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Posts tagged with "Biological News"

  • Biological News

    The Landscape of Kinase Inhibitors

    I’ve been meaning to link to this article, which is the best overview I know of for kinase inhibitors. The authors (a large multicenter team led out of Munich) characterize 243 (!) kinase inhibitors that have made it into human trials across a very wide range of the known kinase enzymes, and the result is… Read More
  • Biological News

    Mistreating Enzymes For a Good Cause

    What happens when you chuck an active enzyme into the wrong solvent? Well, it stops working (or at the very least, it stops working as well as it did). And how do you know which one is the wrong solvent? Why, those are the ones that make it stop working. That round trip is to… Read More
  • Biological News

    CRISPR and Axovant: What the Market Thinks

    Let’s go to the NASDAQ for some insight on a couple of recent biopharma stories. First off is Axovant, a company that’s interesting in a number of distressing ways. I last wrote about them here, after their Alzheimer’s candidate came up short in the clinic, which was a development that surprised no one who had… Read More
  • Biological News

    Genetic Variation Gets More Real All the Time

    This study goes firmly into the file marked “You never could have done this one a few years ago, sonny”. We already know that there’s genetic variation in every population and in every individual. And we know that a large number of marketed drugs (about a third of them) target G-protein coupled receptors (GPCRs). But… Read More
  • Biological News

    CRISPR: The Latest Edition

    There’s a rather large breakthrough in CRISPR gene editing – yeah, another one – that has downstream implications for drug discovery. A group at the Salk Institute reports in Cell that they’ve found a way to do both loss- and gain-of-function without double-stranded DNA breaking. That’s quite different from the various… Read More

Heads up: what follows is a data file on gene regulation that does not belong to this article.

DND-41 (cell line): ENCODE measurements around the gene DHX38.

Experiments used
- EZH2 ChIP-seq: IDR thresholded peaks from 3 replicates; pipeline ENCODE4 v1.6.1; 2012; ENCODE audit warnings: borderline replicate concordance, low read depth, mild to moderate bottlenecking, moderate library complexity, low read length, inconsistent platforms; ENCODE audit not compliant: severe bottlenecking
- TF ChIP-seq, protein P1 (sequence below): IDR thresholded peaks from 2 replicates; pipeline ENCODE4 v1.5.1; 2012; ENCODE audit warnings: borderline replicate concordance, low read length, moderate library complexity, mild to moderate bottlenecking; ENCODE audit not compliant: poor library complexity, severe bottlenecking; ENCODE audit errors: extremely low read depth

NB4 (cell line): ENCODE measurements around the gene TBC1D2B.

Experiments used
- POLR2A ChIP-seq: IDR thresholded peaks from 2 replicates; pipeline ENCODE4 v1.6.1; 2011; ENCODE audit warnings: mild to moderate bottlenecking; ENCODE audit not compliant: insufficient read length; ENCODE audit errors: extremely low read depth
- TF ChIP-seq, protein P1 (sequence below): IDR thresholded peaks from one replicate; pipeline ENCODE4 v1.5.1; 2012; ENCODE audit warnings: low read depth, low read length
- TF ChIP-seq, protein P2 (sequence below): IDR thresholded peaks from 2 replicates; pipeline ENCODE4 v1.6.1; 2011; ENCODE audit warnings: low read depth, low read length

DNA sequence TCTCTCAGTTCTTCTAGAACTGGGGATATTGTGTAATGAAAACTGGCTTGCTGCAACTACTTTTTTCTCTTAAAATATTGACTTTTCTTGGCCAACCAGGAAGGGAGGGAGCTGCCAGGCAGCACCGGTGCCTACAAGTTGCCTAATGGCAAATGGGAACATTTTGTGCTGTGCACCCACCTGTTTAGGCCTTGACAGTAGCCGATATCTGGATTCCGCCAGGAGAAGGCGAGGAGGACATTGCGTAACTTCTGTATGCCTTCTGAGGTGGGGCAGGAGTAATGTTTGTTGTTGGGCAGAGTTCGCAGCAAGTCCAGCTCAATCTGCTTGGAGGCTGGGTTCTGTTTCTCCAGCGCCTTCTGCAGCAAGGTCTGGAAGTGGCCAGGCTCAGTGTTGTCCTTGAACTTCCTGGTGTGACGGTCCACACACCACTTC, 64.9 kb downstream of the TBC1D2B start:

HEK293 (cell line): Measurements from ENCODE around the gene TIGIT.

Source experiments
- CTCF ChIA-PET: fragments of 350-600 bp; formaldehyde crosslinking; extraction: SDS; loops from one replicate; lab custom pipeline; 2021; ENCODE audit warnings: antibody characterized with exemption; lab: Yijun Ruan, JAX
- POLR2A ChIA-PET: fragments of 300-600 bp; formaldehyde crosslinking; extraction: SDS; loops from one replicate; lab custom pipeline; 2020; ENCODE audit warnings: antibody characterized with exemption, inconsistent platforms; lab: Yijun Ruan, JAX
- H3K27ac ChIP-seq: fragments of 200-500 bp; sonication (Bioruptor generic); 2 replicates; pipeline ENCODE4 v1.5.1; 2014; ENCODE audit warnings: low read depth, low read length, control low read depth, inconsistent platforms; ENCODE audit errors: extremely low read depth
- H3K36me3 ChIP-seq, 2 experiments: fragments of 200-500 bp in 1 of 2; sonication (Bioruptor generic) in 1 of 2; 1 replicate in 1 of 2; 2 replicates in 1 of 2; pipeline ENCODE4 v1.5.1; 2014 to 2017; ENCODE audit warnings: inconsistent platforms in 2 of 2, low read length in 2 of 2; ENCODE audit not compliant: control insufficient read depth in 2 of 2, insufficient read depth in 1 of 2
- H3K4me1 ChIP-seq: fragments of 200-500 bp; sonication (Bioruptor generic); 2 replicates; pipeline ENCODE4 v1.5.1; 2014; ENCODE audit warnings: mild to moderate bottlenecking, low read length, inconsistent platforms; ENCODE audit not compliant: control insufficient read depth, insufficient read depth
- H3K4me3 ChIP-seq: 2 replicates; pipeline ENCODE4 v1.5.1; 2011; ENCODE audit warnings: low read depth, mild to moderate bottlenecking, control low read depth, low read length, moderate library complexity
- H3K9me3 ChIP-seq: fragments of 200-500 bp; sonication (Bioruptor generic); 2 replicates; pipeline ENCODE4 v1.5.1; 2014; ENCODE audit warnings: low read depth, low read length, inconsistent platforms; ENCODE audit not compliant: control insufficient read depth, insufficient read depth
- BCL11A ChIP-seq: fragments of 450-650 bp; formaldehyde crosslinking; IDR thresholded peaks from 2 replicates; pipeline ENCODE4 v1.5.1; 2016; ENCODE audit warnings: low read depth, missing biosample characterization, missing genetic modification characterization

• Biological News

    Small Proteins: Into the Gap

    We medicinal chemists are used to thinking about small molecule drugs – it’s what we do. And we’re also comfortable with having a category in our worldview that we assign to “biologics” – proteins, mostly, many of them antibodies, which can also be extremely therapeutically effective under the right conditions. B… Read More
  • Biological News

    Bad Cells. So Many Bad Cells.

    Let’s file this one under “We’ve seen this before, and I’ll bet we’ll see it again”. Anyone who’s worked for some years in cell culture (or with people who have) should appreciate the dangers of cell line contamination. You can get mycoplasma, you can get other cell lines entirely (particularly others that… Read More
  • Analytical Chemistry

    A Nobel for Cryo-EM

    The Chemistry Nobel committee seems to have taken everyone by surprise today with their award for cryo-electron microscopy (cryo-EM). That’s not because it isn’t Nobel-worthy, though – it certainly is. But they tend to take their time before recognizing discoveries (ask 95-year-old John Goodenough, a key inventor of the lithium ba… Read More
  • Biological News

    A Nobel for Circadian Rhythm

    How many people had their bets down on circadian rhythm for the Medicine/Physiology Nobel this year? Not many, I’d think, and that includes one of the actual laureates. The three winners are Michael Rosbash and Jeffrey Hall of Brandeis (a university that I can literally see outside the window of my train as I write… Read More
  • Biological News

    The Blind Watchmaker’s Workshop

    Did it have to be this way? I mean all of it – biochemistry, the molecules of life. More specifically, as proteins evolve and change, how many paths could they have taken that would have taken them to the same sorts of function? That’s a pretty hard question to answer, since we’re looking at a… Read More
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